Since before World War I and throughout the 1970s, the people who controlled oil had a lever for controlling others. Since the 1980s, the equation has shifted; oil producers have become dependent on oil consumers. Demand was always there, and then it started to vary and the political stability of oil producers also varied.
Geopolitical Futures’ forecast for 2020 expected a global economic slowdown, whose effects would be intensified by dynamics kicked off by the 2008 crisis. We saw the 2008 crisis as being an exporters’ crisis, in which countries dependent on exports, particularly China, had been badly hit by the decline of global demand for manufactured goods, and exporters of raw materials, particularly Russia and Saudi Arabia, were hurt by the decline of demand in manufacturing countries like China. Our view of 2020 was that a routine business cycle would resurrect those pressures.
We did not anticipate the coronavirus, nor the global panic, particularly the disruption of the Chinese economy. We predicted that the Chinese economy would be disrupted as a result of a decline in global demand, and this would be followed by a decline in oil prices. The result would be increased global political stress, particularly on oil producers. Energy accounts for 30% of Russia’s gross domestic product and 60% of Russia’s exports. It accounts for 50% of Saudi Arabia’s GDP and 70% of its exports.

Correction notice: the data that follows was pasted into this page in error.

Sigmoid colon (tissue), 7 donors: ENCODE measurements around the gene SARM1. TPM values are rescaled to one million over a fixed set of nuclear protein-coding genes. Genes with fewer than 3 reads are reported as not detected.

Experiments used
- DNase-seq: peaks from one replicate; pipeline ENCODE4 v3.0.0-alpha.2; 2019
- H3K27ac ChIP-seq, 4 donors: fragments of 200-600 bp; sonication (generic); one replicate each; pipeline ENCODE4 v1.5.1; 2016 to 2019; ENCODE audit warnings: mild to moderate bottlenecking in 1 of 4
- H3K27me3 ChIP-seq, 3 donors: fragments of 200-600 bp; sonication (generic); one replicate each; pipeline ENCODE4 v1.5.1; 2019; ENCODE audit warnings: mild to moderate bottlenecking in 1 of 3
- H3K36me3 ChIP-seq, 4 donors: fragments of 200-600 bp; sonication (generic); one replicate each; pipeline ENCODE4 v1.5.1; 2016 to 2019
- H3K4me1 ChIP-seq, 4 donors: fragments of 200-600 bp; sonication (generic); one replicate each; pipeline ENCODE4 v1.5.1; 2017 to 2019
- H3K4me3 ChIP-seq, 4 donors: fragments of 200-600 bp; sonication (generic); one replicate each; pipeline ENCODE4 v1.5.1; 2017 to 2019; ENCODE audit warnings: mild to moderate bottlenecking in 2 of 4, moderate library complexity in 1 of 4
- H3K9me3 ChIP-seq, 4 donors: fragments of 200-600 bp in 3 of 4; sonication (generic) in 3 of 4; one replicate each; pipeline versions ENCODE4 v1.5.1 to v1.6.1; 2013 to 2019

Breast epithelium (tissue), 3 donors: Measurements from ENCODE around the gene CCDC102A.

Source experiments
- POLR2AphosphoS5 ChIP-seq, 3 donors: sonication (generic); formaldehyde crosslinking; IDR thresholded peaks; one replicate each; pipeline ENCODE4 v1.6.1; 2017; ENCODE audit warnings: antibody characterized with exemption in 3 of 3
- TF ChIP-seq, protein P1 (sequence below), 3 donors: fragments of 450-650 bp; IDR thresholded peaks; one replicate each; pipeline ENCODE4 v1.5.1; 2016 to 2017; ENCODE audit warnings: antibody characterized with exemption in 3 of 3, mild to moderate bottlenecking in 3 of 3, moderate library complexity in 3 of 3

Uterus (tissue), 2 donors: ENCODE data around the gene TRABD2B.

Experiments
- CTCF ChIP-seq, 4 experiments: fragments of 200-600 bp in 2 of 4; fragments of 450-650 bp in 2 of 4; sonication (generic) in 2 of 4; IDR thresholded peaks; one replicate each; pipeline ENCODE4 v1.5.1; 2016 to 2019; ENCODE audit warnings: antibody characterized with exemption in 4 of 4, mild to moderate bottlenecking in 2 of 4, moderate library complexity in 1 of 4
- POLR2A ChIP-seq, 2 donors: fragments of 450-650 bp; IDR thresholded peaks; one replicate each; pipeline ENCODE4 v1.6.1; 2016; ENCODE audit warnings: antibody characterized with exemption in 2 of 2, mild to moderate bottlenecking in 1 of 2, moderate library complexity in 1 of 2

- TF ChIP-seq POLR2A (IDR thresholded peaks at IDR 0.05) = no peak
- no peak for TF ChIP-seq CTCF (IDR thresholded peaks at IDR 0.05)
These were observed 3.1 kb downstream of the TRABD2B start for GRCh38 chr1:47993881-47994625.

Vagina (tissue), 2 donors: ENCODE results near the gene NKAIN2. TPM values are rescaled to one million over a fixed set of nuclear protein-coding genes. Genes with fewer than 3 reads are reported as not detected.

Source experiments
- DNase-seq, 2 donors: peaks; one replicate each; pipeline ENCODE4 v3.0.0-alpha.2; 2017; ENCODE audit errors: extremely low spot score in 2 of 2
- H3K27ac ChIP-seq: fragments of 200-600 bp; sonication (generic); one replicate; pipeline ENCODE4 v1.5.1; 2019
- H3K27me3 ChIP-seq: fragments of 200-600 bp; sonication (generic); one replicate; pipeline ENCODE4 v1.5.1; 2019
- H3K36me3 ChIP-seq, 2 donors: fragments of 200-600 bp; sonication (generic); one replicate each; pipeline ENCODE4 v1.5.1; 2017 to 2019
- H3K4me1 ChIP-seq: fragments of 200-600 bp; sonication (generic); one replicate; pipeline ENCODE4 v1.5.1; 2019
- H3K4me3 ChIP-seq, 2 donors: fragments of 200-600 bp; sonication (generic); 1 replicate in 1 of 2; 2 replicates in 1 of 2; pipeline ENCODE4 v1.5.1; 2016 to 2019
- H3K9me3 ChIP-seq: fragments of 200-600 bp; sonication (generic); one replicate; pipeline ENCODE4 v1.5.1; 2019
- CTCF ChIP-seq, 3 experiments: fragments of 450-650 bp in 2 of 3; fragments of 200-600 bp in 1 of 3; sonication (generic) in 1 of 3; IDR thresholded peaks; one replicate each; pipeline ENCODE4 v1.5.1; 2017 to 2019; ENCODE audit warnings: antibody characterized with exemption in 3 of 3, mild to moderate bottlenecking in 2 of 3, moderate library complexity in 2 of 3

The political consequences of the global slowdown, according to our forecast, would be most intensely felt by countries most dependent on energy production. The second tier of countries that would be most affected were those most dependent on exports, led by China and Germany, which relies on exports for close to 50% of its GDP. These countries would face internal political turbulence as the decline affected internal economic systems, and social systems as a whole.
China is staggering, triggering a decline in oil prices, and the U.S. is slowing but not going into crisis.
European countries have seen contractions in their economies, or declines in growth. China was under heavy economic pressure before the U.S. imposition of tariffs, and was facing instability in Hong Kong and Xinjiang. Russian President Vladimir Putin had imposed a radical new model for Russian governance and was obviously sensitive to weakness in oil prices, which could not return to the high prices that had previously fueled the Russian economy. The United States is the strongest economy in the world, partly because among the major economies it is least dependent on exports, which account for about 13% of GDP, with nearly half going to Canada and Mexico. What is happening is in outline what we expected: China is staggering, triggering a decline in oil prices, and the U.S. is slowing but not going into crisis.
The question now is what the effects of the decline of oil prices will be on Saudi Arabia and, most important, Russia. The economic consequence has to be substantial. Russia has reserves, and it has claimed that the Russian system would continue to function well with oil as low as $40 per barrel. Currently the price is just above $30, and reports of serious economic stringency, especially outside of Moscow and St. Petersburg, were rampant even before this crisis. More important, when the Russians speak of reserves, they are speaking of their national budget. That budget is a vital part of their economy but far from all of it. The budget may have some buffering, but the rest of Russia’s economy is highly vulnerable to the impact of low oil prices.